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Approaching Carbon Neutrality

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In his book Blue Mind, my friend Wallace J. Nichols writes about the many benefits of being on, near, in or under water. The Covid-19 pandemic reminded us all how therapeutic it is to be outdoors.

While the benefits of being outdoors and near the water are enormous, an unclean environment severely diminishes them. Our Correct Craft team understands the importance of doing the best we can to be a good steward of our natural resources. We want generations that follow us to enjoy the great outdoors as much as we all do today. We feel a responsibility to continue looking for ways to do better, and that’s why we’ve set a goal of being carbon neutral by 2025.

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Once our team decided to build on our current environmental efforts to become carbon neutral, we approached the goal thoughtfully. We set out to identify how much carbon we produce, not only in total but also at each of our subsidiaries. We broke down the total by specific carbon sources, started developing plans to reduce carbon at our facilities, and gathered data on external ways to mitigate any shortfall we have after implementing our carbon-reduction plan. Finally, we wanted a stretch goal, so we selected 2025.

How Much Carbon?
The first step was to calculate how much carbon we produce, in total and at each Correct Craft company.

We have an environmental expert — as do most companies our size — who helps us ensure we are doing everything appropriately and legally. We also hired a consultant who supports companies in becoming carbon neutral. Together, the consultants worked with our team to create a carbon baseline for each of our companies.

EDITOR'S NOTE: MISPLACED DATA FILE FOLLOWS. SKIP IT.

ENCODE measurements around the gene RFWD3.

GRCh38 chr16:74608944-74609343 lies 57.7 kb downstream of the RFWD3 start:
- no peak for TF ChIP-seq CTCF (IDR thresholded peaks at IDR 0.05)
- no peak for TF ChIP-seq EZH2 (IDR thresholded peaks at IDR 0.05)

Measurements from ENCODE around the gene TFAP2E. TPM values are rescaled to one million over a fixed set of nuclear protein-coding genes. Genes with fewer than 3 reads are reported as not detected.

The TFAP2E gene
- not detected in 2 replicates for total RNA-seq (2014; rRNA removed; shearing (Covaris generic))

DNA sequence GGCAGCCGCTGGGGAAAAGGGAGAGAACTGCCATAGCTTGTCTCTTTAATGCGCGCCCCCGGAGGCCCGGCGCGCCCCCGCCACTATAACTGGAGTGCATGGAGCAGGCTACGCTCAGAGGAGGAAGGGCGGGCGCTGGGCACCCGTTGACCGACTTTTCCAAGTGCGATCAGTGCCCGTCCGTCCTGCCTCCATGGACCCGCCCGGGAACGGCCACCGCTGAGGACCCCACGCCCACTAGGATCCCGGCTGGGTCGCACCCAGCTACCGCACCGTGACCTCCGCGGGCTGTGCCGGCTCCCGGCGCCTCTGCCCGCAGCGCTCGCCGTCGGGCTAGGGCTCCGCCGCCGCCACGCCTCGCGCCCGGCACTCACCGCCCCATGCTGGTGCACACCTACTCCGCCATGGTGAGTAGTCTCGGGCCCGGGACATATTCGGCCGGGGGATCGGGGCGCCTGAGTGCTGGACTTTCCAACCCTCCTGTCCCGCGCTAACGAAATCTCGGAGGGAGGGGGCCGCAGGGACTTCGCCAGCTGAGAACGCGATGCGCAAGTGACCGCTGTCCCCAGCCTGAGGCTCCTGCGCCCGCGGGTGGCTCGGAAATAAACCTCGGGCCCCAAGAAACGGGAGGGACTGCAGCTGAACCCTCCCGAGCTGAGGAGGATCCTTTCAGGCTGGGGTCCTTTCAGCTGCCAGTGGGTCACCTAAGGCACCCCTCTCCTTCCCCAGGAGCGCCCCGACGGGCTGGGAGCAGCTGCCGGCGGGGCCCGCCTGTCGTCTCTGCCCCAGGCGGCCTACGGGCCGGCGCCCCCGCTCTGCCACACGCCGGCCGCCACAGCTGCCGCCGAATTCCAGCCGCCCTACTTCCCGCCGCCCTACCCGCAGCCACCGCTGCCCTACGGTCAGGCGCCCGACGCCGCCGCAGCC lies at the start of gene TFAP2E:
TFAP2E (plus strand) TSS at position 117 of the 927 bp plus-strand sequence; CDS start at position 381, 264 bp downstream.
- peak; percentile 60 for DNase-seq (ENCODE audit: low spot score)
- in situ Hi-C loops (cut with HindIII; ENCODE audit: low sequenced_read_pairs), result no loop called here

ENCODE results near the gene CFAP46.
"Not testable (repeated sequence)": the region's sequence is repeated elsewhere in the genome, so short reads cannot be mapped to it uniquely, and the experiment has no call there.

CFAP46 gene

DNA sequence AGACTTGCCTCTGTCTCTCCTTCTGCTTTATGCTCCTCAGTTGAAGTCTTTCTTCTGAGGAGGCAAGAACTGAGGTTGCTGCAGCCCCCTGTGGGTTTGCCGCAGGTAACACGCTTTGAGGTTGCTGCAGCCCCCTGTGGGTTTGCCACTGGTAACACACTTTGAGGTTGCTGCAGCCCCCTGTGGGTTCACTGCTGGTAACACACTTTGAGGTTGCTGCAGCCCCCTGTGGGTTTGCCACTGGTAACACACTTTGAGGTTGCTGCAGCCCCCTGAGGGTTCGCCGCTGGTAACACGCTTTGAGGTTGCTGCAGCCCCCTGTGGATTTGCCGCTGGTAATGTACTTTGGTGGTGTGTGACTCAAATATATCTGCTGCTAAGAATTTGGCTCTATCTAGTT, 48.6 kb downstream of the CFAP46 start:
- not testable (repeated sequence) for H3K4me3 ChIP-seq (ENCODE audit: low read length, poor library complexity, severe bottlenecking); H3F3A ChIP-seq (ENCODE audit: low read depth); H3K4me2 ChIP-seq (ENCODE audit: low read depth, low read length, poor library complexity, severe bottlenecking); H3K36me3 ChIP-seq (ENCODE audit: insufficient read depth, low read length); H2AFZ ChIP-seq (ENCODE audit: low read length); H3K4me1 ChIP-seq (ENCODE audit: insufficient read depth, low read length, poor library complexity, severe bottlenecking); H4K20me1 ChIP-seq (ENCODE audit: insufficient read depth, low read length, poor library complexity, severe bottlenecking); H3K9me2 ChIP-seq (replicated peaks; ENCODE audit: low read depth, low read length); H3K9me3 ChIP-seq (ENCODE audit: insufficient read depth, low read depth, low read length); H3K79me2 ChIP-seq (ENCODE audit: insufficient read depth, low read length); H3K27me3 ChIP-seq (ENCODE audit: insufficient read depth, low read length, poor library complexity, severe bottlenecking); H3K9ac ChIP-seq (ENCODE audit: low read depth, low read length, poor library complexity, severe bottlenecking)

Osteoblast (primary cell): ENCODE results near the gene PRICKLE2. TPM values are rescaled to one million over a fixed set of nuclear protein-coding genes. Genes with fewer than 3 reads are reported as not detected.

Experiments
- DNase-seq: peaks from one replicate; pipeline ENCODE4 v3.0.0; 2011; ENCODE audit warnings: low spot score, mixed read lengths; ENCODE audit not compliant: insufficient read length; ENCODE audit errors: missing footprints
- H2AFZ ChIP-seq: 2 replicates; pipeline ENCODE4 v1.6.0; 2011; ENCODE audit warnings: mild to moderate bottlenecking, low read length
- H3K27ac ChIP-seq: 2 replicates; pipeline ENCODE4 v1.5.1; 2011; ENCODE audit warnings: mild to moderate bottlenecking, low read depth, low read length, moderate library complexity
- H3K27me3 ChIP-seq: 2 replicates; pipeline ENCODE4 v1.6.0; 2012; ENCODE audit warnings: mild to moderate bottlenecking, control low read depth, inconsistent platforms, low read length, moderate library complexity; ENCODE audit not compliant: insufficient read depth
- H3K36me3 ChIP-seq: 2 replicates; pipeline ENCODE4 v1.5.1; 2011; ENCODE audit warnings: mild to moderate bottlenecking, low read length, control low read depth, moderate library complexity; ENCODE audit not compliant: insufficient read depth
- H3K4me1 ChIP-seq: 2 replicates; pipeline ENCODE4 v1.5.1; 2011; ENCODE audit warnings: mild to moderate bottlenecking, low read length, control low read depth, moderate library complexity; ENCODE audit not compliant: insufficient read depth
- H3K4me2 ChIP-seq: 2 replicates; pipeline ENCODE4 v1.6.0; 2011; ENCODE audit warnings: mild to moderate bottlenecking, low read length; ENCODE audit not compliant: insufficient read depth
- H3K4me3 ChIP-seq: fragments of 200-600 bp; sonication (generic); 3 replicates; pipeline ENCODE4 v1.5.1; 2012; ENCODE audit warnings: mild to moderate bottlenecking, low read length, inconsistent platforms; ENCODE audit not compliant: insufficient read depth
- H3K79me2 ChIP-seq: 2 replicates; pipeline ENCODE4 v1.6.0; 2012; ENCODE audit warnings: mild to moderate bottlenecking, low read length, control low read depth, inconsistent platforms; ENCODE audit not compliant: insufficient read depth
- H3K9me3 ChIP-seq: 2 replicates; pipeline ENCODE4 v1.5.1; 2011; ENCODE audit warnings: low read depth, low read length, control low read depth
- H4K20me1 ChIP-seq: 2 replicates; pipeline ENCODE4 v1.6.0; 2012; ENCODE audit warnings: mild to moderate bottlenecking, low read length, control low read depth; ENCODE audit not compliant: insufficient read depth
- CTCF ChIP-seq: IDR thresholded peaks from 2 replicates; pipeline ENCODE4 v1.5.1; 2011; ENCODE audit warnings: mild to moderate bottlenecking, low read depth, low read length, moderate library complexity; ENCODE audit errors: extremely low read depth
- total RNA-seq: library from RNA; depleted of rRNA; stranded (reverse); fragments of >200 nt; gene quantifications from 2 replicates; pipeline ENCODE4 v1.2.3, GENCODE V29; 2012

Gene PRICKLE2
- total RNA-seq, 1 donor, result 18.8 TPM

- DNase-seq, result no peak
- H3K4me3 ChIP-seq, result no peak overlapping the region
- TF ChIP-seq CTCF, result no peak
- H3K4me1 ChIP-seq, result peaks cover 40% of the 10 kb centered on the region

There were some surprises, most of them positive, as we created a starting point for our team to begin its carbon neutrality quest. The best part of this exercise was that it helped us realize that our goal was possible. Becoming carbon neutral will take a lot of work and resources, but we can do it.

Where Are the Carbon Sources?
Understanding what is generating carbon is an interesting process, and imperative to understanding how carbon can be reduced. If we are going to reduce our carbon footprint, we need to be clear on the sources.

Our companies’ biggest source of carbon is the energy it takes to run our plants. The second biggest driver of our carbon footprint is travel; we own facilities across the United States and sell into about 70 countries, so our team moves around a lot. Last, we ship a lot of goods, and there is an impact from that. After these three areas, the other sources generate significantly less carbon.

At this point of the process, we knew how much carbon we generate and where it’s originating. With this information, the challenge of becoming carbon neutral did not seem unattainable — but we weren’t ready to give up.

How We Will Reduce Our Footprint
Once we determined how much carbon we are generating and where it is originating, we needed to determine how we could reduce it. This part of our plan is still evolving, but we will continue to focus on and develop our tactics using the information we gathered.